Contribution of Cell Surface Hydrophobicity in the Resistance of

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Hindawi Publishing Corporation Biochemistry Research International Volume 2016, Article ID 1091290, 5 pages http://dx.doi.org/10.1155/2016/1091290

Research Article Contribution of Cell Surface Hydrophobicity in the Resistance of Staphylococcus aureus against Antimicrobial Agents Puja Lather,1 A. K. Mohanty,2 Pankaj Jha,3 and Anita Kumari Garsa1 1

Animal Biochemistry Division, National Dairy Research Institute, Karnal, Haryana 132001, India Animal Biotechnology Division, National Dairy Research Institute, Karnal, Haryana 132001, India 3 Dairy Cattle Nutrition Division, National Dairy Research Institute, Karnal, Haryana 132001, India 2

Correspondence should be addressed to Puja Lather; [email protected] Received 9 September 2015; Revised 19 November 2015; Accepted 11 January 2016 Academic Editor: Tzi B. Ng Copyright © 2016 Puja Lather et al. This is an open access article distributed under the Creative Commons Attribution License, which permits unrestricted use, distribution, and reproduction in any medium, provided the original work is properly cited. Staphylococcus aureus is found in a wide variety of habitats, including human skin, where many strains are commensals that may be clinically significant or contaminants of food. To determine the physiological characteristics of resistant strain of Staphylococcus aureus against pediocin, a class IIa bacteriocin, a resistant strain was compared with wild type in order to investigate the contribution of hydrophobicity to this resistance. Additional clumping of resistant strain relative to wild type in light microscopy was considered as an elementary evidence of resistance attainment. A delay in log phase attainment was observed in resistant strain compared to the wild type strain. A significant increase in cell surface hydrophobicity was detected for resistant strain in both hexadecane and xylene indicating the contribution of cell surface hydrophobicity as adaptive reaction against antimicrobial agents.

1. Introduction In spite of significant advances in food science and technology, food borne illness and economic losses due to food spoilage are still major concerns in food industry. S. aureus is found in a wide variety of habitats, including human skin where many strains are commensals that may be clinically significant or contaminants of food [1]. Staphylococcal food poisoning results from consumption of one or more enterotoxins resulting in symptoms of intoxication. Staphylococcal enterotoxins (SEs) are heat stable enterotoxins by heating [2]. Illness results when preformed toxins in the food are eaten at high enough levels, due to significant growth of S. aureus in them. The continuous use of antibiotics has resulted in multiresistant bacterial strains all over the world [3]. Consequently, there is an urgent need to search for alternatives to synthetic antibiotics. The discovery of diverse population of nontoxic, nonimmunogenic, and potent selective antimicrobial peptides (AMPs), as essential components of anti-infective defense mechanisms in mammals, amphibians,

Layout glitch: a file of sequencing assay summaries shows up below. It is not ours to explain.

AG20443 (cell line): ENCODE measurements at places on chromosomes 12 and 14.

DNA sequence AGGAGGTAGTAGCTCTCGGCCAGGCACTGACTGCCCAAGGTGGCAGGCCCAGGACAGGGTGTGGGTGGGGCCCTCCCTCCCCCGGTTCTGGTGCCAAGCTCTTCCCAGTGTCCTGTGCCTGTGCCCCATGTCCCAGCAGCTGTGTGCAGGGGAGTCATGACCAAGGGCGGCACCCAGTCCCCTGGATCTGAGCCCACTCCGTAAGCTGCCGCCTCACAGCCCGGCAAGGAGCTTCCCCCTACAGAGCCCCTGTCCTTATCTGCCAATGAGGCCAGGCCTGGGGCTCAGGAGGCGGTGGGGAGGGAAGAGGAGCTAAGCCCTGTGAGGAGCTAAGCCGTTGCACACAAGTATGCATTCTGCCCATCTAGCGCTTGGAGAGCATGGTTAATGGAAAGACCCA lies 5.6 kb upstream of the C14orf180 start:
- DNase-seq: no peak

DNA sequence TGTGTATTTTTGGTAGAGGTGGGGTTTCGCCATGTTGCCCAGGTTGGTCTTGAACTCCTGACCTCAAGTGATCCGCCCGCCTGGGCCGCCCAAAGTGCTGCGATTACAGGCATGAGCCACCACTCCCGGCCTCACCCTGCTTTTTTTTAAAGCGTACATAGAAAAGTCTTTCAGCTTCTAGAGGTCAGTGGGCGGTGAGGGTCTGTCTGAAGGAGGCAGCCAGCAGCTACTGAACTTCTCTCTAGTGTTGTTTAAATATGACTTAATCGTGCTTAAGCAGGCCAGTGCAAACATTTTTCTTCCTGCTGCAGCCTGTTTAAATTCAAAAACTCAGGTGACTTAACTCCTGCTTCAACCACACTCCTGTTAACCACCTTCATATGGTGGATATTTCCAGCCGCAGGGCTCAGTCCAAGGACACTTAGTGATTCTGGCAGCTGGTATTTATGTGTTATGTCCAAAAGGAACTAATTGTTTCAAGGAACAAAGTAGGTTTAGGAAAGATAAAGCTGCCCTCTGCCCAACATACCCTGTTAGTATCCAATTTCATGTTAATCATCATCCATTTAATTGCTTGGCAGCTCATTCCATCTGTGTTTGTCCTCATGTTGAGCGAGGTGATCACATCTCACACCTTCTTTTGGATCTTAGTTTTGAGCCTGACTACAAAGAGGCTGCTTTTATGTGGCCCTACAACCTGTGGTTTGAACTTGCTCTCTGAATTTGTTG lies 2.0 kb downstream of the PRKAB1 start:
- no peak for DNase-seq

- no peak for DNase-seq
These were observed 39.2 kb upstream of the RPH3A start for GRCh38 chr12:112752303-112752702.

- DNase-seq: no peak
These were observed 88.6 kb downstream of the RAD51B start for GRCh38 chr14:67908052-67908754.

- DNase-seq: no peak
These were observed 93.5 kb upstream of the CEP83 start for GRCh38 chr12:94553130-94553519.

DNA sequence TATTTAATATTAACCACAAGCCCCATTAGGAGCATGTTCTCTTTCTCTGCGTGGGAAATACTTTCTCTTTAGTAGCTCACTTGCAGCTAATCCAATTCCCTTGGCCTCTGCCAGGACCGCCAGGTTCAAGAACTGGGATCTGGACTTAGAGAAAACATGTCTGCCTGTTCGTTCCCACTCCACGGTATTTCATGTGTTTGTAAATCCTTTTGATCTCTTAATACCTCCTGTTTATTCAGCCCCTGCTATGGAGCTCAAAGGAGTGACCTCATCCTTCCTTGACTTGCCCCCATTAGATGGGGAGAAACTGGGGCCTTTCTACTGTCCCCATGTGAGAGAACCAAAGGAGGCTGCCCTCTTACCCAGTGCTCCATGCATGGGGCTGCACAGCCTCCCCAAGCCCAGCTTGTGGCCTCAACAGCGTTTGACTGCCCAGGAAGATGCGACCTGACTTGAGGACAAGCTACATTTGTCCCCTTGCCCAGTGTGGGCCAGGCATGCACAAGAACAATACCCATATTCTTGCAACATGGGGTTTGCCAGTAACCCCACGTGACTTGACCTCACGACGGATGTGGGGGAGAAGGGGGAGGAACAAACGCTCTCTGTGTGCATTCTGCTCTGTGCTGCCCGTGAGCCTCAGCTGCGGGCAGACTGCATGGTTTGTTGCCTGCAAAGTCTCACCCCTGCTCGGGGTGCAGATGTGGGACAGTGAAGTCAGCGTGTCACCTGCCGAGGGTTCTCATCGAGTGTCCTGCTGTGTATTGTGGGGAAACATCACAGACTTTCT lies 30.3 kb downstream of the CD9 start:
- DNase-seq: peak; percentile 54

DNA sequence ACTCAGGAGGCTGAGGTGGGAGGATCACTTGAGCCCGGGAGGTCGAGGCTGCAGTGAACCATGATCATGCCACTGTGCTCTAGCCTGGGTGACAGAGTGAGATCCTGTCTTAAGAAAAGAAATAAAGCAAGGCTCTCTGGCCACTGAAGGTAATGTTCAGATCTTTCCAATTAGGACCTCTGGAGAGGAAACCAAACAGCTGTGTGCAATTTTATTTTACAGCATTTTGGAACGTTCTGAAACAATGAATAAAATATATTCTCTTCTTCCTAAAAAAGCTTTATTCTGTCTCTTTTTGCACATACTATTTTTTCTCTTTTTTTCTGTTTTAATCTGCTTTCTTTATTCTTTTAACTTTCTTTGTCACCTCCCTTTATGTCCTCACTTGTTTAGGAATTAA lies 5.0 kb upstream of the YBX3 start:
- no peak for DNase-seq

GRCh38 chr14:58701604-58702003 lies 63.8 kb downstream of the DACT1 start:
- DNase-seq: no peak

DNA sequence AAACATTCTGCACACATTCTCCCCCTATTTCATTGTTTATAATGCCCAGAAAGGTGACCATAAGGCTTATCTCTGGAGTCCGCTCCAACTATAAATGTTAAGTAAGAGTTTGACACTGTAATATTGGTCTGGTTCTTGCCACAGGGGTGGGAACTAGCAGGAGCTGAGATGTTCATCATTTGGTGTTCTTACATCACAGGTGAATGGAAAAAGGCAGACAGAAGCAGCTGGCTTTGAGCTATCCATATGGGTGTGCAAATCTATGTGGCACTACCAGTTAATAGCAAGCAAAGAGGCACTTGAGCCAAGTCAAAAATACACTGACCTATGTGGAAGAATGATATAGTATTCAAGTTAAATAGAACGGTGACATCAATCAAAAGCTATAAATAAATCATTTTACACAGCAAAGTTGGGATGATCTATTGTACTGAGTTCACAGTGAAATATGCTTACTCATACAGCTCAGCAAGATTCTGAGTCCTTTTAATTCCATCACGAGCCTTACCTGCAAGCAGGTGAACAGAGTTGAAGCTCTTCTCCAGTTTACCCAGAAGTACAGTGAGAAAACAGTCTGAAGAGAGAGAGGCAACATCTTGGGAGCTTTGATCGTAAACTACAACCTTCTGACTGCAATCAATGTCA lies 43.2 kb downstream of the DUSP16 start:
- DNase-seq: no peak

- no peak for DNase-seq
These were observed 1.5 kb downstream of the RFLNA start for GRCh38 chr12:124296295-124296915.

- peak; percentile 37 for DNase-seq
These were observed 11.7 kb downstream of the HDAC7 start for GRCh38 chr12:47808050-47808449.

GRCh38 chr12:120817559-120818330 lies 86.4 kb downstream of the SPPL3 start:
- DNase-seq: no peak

insects, plants, and bacteria, offers effective candidates against bacteria, fungi, viruses, and protozoa that become resistant to synthetic drugs [4, 5]. Regardless of their wide spectrum of effectiveness they possess some common features. They are short peptides with 12–50 amino acids; most of them are cationic in nature and they fold into an amphipathic threedimensional structures [6]. Bacteriocins are ribosomally synthesized AMPs or proteins that are quite different from the classical peptide antibiotics, which are made through enzymatic condensation of free amino acids [7]. Bacteriocins kill their target by causing dissipation of Proton Motive Force (PMF) and leakage of small intracellular substances through pore formation in the cell membrane of sensitive bacteria [8, 9]. There has been a resurgence of interest for research on bacteriocins in the last decade. Bacteriocins can be used as natural biopreservatives because they are nontoxic as they are inactivated by human digestive tract proteases. Bacteriocins from lactic acid bacteria (LAB) are cationic, amphiphilic molecules composed of 20 to 60 amino acid residues [10]. These are commonly classified into three groups [11]. Lantibiotics (lanthionine-containing

2 bacteriocins) are small (

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